This student athlete had plans for King/Drew before even enrolling at the school. After four years of competing on the Golden Eagles boys’ basketball team, senior guard and team captain Ethelbert Anum finally realized his dream.
“Me and my friend, we had talked about it in middle school that we wanted to change King/Drew sports,” he said. “To finally win that championship, it’s just amazing because it was something I wanted so bad in all four years at King/Drew.”
They bested the Van Nuys Wolves 62-60 to win the Division II City Section Championship. This is their first championship win since their two consecutive Invitational championships in 2003 and 2004. Anum was named a member of the CIF All-City Division II Team.
King/Drew made a strong effort in the second half to thwart Van Nuys, Anum mentioned how the competitive performance of his teammates Fidelis Okereke and Billy Clarke was a factor to their win.
“We stepped our defense up and then our offense started clicking and we started getting confident in each other and was able to pull out with a win,” Anum said. “It was a really close game, it was actually a buzzer beater at the end.”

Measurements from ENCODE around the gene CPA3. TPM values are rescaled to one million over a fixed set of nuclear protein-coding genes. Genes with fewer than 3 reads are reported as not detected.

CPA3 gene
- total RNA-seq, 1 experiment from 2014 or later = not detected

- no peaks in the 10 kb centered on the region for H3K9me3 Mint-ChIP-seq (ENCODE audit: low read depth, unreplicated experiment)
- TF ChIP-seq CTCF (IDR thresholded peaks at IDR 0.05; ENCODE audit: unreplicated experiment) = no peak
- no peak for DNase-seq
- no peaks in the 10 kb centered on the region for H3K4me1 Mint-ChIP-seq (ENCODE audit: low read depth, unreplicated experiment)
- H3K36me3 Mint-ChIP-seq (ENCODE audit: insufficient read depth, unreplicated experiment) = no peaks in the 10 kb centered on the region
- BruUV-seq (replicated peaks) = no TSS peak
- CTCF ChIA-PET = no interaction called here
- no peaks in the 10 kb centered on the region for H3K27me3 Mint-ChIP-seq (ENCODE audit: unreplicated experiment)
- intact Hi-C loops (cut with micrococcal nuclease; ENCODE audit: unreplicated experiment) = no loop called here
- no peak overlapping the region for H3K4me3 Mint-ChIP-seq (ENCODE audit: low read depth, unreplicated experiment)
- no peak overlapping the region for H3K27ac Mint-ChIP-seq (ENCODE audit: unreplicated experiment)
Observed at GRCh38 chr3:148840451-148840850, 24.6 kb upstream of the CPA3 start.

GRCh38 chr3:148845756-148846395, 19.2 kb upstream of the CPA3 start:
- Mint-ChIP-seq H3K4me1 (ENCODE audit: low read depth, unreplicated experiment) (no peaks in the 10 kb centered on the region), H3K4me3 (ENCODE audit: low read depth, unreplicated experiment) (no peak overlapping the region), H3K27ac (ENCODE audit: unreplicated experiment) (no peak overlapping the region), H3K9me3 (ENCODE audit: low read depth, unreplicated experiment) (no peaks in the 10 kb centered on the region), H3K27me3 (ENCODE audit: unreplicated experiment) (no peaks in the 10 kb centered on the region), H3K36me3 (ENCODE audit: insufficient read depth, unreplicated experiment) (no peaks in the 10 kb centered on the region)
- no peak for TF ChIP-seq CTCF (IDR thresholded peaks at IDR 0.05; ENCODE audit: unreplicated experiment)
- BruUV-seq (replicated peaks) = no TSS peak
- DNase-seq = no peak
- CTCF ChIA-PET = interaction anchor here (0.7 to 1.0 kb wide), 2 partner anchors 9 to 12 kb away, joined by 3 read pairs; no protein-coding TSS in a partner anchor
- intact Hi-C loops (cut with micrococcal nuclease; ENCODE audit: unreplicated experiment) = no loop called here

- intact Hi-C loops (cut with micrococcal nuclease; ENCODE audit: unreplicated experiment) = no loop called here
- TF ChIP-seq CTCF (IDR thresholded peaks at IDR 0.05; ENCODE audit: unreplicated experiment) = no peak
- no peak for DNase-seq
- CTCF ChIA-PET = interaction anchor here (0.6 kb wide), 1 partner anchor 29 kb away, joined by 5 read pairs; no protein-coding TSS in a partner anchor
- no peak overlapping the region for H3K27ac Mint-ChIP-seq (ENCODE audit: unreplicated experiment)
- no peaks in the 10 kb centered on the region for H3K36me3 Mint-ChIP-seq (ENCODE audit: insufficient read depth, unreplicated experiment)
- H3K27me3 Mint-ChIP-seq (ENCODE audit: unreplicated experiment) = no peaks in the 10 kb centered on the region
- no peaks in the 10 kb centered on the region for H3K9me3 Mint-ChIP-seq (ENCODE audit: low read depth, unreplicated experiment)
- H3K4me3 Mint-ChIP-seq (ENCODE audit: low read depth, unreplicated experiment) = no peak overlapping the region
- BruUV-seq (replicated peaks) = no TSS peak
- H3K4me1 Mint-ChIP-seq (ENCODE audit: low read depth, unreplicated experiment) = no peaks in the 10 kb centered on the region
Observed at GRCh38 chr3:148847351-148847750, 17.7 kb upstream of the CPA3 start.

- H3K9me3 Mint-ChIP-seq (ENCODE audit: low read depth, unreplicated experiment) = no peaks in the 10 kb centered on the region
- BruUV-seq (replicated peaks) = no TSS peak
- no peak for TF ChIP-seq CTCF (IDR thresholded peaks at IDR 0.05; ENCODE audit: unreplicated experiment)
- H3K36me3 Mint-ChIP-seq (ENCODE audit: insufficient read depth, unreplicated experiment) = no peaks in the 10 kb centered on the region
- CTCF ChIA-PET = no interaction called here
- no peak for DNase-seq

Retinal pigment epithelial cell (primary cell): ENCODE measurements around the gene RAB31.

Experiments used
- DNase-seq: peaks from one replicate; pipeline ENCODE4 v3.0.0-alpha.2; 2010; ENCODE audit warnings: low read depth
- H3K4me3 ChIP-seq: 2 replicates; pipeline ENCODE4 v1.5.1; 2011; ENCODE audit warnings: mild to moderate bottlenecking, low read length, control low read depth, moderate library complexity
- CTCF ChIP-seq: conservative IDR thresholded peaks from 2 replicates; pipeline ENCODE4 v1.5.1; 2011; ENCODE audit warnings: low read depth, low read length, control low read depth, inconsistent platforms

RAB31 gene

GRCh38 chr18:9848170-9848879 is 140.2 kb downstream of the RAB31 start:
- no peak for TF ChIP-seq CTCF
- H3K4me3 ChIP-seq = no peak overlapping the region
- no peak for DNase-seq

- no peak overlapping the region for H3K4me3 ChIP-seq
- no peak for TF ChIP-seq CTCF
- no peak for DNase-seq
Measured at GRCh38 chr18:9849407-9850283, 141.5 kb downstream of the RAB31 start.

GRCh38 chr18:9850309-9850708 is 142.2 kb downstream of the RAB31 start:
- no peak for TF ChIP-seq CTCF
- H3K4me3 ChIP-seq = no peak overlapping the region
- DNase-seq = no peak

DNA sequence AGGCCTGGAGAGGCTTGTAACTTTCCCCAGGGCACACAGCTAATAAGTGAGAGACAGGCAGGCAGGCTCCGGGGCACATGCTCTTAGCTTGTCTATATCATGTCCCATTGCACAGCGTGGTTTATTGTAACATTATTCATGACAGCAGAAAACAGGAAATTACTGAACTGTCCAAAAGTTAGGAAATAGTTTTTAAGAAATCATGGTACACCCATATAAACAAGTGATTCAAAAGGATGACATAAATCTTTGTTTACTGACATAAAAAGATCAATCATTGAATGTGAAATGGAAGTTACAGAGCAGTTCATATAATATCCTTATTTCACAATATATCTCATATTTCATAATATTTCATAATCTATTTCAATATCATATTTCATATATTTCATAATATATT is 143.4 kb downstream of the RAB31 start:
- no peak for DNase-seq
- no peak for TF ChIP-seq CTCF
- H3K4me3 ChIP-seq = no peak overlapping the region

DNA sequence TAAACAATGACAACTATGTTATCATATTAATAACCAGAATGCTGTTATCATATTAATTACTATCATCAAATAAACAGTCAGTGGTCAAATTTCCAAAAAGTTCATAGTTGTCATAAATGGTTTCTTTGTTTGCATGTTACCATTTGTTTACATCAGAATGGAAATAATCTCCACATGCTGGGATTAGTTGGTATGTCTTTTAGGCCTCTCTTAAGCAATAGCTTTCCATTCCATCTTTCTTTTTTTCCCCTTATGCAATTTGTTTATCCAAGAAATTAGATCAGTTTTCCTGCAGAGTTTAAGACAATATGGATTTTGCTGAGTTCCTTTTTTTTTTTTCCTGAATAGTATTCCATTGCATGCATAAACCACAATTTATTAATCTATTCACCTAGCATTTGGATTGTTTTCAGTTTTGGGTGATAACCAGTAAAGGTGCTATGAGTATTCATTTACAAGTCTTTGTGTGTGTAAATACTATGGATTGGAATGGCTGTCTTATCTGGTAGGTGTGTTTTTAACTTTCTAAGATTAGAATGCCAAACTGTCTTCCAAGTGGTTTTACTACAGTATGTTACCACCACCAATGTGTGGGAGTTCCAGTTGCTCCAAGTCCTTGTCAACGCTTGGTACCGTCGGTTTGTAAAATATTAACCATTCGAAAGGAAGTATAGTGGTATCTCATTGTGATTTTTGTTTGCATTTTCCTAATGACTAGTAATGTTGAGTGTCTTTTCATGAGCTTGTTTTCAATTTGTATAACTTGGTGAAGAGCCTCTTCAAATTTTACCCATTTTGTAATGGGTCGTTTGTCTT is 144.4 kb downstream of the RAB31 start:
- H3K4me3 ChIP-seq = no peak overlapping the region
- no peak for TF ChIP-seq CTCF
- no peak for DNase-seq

Anum noted how the championship will be something he would never forget. Yet, he wanted more.
“Before the season ever started, I told my coach, coach (Lloyd) Webster, that I wanted to win a state championship,” Anum said. “After the championship game, I wasn’t too happy because I still want to win a state championship. I showed that with my demeanor with my teammates. I wasn’t satisfied.”
King/Drew went to the Division IV state tournament and upset the no. 2 seed St. Bonaventure and Carnegie Schools-Riverside. Their run ended in a 38-48 loss to the View Park Knights.
Anum noted that physics is his favorite class, it’s also the class that helps him the most with basketball.
“I struggle a lot, but at the end of the day, when I finally get the answer right or get a solution, it’s really something I look forward to,” he said. “For physics, when I struggle so much, I have to study and it’s the same way in basketball.”
Anum attributes his older brother and Lakers legend Kobe Bryant to launching his basketball career.
“My older brother, he played basketball and I always wanted to do what he did,” he said. “Watching Kobe really motivated me, I want to be like him, I [wanted] to be the best at anything I did.”
One of the most valuable lessons Anum learned was the importance of practice and having a strong work ethic. He once told his coach that he wanted to shoot the ball, a lot.
“He said he was not gonna let me shoot unless I put up the shots,” Anum said. “I’d come in every morning because he had opened up the gym for breakfast club before school. I come in put up shots, free throws, everything I need to do to be successful on the basketball court.”